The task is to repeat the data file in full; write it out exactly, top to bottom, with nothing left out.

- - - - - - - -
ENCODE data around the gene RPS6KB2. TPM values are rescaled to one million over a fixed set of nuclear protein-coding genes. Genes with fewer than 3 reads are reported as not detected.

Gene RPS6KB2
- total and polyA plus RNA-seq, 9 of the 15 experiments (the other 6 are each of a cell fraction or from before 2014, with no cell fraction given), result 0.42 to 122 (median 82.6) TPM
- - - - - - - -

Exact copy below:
ENCODE data around the gene RPS6KB2. TPM values are rescaled to one million over a fixed set of nuclear protein-coding genes. Genes with fewer than 3 reads are reported as not detected.

Gene RPS6KB2
- total and polyA plus RNA-seq, 9 of the 15 experiments (the other 6 are each of a cell fraction or from before 2014, with no cell fraction given), result 0.42 to 122 (median 82.6) TPM